Album Review: Public Enemy – What You Gonna Do When The Grid Goes Down?

Revolutionary hip-hop legends Public Enemy return to bring the noise in 2020...

Album Review: Public Enemy – What You Gonna Do When The Grid Goes Down?
George Garner

Public Enemy’s 15th outing is as much a time capsule of our annus horribilis as it is an album. Among other things, its 17 tracks and interludes capture the ripple effect of the deaths of George Floyd and Breonna Taylor and the global Black Lives Matter protests, the coronavirus pandemic, and the mounting tension over the impending U.S. election. ‘Vote this joke out, or die trying,’ implores Chuck D over DJ Premier’s eerie yet pounding beat on State Of The Union (Shut The Fuck Up). America’s 45th president is never mentioned by name, but his presence looms large. Extra points are awarded to Chuck here for rhyming ‘state bozo’ with ‘Nazi cult 45 gestapo’. Suffice to say, it is a song that seems destined to miss out on Donald Trump’s Spotify Wrapped list.

But if What You Gonna Do… has one foot firmly in 2020, the other is often simultaneously planted in yesteryear. Take Fight The Power 2020, for instance, a reprisal of their storming 1989 classic updated with help from Nas, Black Thought, Jahi, YG, Questlove and Rapsody – the latter finishing her impassioned verse with, ‘Fight for Breonna and the pain of her mamma!’ It hits hard. Likewise, it remains a thrill to hear Chuck re-rampaging over Public Enemy No.1’s squelching beat for the newly-rechristened Public Enemy Number Won, which now comes bolstered with spoken word segments from Beastie Boys’ Ad-Rock and Mike D, plus rhymes from Run-DMC. It’s not so much a walk down memory lane as it is a triumphant stomp.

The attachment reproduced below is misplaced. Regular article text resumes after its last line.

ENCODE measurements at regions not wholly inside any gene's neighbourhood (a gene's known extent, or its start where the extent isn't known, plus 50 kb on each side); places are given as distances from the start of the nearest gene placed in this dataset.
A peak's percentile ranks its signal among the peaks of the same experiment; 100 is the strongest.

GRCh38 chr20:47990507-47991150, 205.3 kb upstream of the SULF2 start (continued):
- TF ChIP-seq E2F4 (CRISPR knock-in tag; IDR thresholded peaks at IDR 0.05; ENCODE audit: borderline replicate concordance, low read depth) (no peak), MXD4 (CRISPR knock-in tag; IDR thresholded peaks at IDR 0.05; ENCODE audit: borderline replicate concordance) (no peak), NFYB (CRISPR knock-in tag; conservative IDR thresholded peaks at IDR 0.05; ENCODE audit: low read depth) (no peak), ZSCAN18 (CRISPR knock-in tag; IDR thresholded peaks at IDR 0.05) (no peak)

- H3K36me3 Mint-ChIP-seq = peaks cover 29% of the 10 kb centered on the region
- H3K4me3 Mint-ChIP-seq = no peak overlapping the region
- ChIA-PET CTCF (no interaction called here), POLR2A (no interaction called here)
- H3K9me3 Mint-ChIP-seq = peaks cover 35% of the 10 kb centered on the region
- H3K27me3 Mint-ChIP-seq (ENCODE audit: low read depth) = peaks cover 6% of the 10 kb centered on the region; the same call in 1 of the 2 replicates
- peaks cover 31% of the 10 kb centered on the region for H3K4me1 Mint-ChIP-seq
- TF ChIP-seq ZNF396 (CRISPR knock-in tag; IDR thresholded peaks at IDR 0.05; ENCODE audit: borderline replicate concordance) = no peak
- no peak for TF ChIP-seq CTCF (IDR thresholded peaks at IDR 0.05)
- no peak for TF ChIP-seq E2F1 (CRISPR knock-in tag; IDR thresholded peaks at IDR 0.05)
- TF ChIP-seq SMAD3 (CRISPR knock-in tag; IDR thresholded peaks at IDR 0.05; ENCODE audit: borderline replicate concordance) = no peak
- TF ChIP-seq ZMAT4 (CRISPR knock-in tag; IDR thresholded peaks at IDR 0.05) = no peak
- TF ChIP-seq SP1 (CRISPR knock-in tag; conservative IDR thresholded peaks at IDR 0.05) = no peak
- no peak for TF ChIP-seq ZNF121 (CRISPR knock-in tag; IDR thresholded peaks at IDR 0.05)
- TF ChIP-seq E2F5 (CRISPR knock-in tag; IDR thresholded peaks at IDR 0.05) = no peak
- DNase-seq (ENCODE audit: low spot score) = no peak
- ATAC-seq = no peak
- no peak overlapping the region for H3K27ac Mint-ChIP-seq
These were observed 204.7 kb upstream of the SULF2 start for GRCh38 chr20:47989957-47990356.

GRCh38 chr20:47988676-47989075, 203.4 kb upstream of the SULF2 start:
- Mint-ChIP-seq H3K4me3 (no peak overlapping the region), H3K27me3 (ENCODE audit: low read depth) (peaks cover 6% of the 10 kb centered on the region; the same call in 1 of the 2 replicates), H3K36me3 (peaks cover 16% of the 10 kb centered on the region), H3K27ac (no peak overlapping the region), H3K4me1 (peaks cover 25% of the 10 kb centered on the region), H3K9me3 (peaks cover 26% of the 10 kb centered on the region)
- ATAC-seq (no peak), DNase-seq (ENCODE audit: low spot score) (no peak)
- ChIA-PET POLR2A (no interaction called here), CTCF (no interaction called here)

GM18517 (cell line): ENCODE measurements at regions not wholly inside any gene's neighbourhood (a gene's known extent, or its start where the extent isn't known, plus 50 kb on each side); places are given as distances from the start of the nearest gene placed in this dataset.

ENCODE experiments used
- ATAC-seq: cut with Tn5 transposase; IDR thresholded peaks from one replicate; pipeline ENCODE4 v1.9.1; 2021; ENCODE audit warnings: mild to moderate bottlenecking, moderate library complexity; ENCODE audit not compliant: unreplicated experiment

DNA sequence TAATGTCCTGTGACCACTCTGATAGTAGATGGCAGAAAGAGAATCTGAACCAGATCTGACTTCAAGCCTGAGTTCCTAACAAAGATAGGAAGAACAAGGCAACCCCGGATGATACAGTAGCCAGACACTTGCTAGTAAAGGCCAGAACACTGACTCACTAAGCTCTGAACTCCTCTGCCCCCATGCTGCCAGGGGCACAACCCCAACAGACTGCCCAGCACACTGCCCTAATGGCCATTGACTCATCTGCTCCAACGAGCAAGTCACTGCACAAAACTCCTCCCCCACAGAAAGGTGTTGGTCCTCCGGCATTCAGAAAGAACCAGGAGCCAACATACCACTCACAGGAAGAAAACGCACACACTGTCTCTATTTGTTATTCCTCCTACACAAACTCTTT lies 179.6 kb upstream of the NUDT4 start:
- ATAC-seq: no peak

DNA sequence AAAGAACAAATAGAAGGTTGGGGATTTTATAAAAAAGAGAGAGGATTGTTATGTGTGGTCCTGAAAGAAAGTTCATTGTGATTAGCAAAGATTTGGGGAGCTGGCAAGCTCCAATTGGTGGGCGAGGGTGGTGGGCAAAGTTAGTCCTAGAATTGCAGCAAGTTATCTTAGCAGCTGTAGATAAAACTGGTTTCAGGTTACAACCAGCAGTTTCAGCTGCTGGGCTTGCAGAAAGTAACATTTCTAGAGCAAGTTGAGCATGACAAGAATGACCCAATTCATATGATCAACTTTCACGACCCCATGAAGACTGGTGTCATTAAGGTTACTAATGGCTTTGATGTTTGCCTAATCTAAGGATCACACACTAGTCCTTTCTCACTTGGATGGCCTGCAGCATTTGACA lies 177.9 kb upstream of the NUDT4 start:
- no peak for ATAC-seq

Elsewhere, a reunion of sorts transpires on GRID as Public Enemy unite with Cypress Hill for a makeshift Prophets Of Rage session, albeit exchanging Rage Against The Machine’s musical spine for a psychedelic funk jam conjured up by George Clinton. For those missing POR, there is the sound of Chuck getting busy over frazzled guitar lines on Yesterday Man and Smash The Crowd. Yes, such instances fall short of, say, the pummelling heft of PE’s classic Slayer-sampling She Watch Channel Zero?!, but there is a compelling rawness to them. If it’s energy you desire, Go At It is the track to jump straight to: a mutating hip-hop/rock crossover that Chuck matches with an imperious delivery.

Perhaps what’s most impressive of all, however, is that for all the invective and righteous indignation on display, the personal is not a casualty of the political here. In fact, the two best tracks also happen to be two of PE’s most intimate moments to date. Rest In Beats sees Chuck pay his respects not only to late stars like Tupac and Afeni Shakur, Notorious BIG, Eazy E, Lisa Left Eye, Jam Master Jay, but also the loss of the ‘brick and mortar record stores’, ‘dope diverse tours’ and the time when you ‘really had to rhyme’. Continuing the elegiac atmosphere is Flava Flav’s R.I.P Blackat. As ever, throughout the album he accents Chuck D’s assault with excess charisma, but here he pays tribute to a departed friend who saved him back when he was ‘up in the streets of New York secretly digging my grave with the drugs and the thugs’. It’s a poignant thing indeed to hear a man so synonymous with wearing a comically large clock around his neck pondering the passage of time in such a sombre way.

Some will inevitably hold every Public Enemy album up against their ironclad classics like Fear Of A Black Planet and It Takes A Nation Of Millions, but to compare What You Gonna Do… to these untoppable milestones is to miss the point. What matters is that PE are not only still going after all this time, but still making music that matters. ‘Can a song save the world, in this time of 45?’ Chuck ponders at one point on Toxic, another dumping-on-Trump track. Well, a collection of songs like this can’t hurt.

Verdict: 4/5

For Fans Of: Rage Against The Machine, Run The Jewels, FEVER 333

What You Gonna Do When The Grid Goes Down? is released on September 25 via Def Jam.

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